By Suzanne Kapner
Ralph Lauren Corp. posted higher quarterly profit as the luxury apparel maker pushes through price increases, helping offset some of the rising costs due to tariffs on products imported from China.
The Polo maker has been pulling back on promotions and increasing prices in Asia and Europe. On a conference call Thursday, Chief Executive Patrice Louvet said the company began raising prices slightly at its North American outlet stores in late September, and plans targeted price increases with its wholesale partners and at its own full-line stores starting with its spring 2020 assortments.
Ralph Lauren's shares jumped more than 13% in Thursday trading after the company reported higher-than-expected profit for its fiscal second quarter. Net income was $182.1 million in the three months to Sept. 28, up from $170.3 million a year earlier. The profit growth was driven by higher gross margin and expense control.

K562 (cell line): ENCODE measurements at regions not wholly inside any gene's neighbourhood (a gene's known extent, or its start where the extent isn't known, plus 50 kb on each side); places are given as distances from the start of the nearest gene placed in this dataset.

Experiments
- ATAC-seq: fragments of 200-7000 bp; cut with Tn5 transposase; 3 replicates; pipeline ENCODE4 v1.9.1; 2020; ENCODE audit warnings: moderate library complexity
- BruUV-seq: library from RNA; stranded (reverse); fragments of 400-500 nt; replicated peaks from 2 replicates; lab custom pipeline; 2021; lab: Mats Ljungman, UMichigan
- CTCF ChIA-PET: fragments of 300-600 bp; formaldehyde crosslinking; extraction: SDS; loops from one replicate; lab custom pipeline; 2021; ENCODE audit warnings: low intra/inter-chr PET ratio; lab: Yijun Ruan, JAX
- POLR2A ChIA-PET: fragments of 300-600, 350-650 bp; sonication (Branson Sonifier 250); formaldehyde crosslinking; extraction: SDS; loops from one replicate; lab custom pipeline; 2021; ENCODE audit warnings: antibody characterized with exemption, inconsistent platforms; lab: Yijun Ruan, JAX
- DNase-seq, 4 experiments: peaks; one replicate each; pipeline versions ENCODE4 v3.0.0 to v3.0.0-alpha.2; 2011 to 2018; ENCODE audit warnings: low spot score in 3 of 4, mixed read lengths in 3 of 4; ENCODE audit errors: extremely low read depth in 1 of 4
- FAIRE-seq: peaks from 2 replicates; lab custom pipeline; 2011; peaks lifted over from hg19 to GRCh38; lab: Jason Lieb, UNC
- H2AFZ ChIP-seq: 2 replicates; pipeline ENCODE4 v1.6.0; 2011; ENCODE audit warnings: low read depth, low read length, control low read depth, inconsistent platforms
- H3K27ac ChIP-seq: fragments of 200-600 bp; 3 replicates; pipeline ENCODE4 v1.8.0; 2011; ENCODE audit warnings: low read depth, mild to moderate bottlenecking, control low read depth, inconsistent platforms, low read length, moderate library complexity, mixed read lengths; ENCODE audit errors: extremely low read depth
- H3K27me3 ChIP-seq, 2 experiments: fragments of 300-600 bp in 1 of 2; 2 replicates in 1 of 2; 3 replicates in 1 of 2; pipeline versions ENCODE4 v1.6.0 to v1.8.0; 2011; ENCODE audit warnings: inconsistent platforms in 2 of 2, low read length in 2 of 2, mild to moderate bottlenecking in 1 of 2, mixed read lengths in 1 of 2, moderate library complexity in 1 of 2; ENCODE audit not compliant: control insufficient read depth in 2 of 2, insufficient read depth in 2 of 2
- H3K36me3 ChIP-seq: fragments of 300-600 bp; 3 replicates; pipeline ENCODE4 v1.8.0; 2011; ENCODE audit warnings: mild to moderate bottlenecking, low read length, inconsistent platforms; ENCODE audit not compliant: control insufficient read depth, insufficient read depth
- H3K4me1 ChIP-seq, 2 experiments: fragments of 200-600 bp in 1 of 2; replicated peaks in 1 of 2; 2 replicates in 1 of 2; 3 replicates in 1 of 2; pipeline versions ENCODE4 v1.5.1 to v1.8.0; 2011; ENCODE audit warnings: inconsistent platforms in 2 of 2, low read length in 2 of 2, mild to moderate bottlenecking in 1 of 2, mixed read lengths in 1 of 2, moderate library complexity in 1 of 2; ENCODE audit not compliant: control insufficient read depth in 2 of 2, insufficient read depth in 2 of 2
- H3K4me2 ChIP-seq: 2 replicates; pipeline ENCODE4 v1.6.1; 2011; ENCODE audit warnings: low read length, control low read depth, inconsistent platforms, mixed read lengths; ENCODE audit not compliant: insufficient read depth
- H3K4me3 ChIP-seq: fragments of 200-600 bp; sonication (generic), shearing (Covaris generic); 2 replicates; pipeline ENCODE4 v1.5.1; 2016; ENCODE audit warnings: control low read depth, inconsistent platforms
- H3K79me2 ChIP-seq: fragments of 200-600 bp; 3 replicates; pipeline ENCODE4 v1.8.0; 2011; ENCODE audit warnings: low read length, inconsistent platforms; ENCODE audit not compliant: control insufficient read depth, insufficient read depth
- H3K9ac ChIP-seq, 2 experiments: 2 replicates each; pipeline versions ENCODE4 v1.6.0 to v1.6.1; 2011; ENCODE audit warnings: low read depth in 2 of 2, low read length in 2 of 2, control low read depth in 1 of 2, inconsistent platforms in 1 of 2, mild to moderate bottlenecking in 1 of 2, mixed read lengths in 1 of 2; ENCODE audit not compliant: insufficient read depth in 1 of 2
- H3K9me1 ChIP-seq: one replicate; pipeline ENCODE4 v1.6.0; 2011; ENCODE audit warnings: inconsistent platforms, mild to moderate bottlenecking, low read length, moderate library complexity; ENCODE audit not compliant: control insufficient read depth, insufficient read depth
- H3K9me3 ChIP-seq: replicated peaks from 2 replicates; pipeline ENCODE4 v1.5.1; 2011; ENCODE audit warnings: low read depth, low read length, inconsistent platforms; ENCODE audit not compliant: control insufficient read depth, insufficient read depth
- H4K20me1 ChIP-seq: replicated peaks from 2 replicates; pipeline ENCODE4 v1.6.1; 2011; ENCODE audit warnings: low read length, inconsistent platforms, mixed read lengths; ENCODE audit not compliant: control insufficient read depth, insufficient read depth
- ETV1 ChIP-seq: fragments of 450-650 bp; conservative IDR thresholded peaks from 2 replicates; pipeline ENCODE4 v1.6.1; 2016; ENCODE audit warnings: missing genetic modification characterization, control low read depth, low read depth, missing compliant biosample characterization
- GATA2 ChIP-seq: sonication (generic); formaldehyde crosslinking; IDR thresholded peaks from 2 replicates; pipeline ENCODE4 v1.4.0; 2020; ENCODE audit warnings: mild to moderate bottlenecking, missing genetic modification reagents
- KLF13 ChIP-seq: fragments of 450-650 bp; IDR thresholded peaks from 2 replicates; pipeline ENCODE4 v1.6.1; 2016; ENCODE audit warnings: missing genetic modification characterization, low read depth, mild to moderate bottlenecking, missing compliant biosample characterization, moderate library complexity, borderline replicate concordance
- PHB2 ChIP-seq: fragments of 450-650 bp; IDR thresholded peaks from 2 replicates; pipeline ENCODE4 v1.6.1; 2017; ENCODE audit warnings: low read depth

Total revenue was $1.71 billion, compared with $1.69 billion a year earlier. North American sales fell 1%, dragged down by a 6% decline in sales to third parties such as department stores.
The company lowered its full-year fiscal guidance slightly, in part due to the protests in Hong Kong. Ralph Lauren stores in the territory were closed for 48 days in the most recent period because of the unrest.
Ralph Lauren executives said they have also mitigated the impact of tariffs by reducing the amount of Chinese goods they import to the U.S. The company's U.S. exposure to China will fall to 22% by the end of this fiscal year, from over 40% two years ago, they said.
Write to Suzanne Kapner at Suzanne.Kapner@wsj.com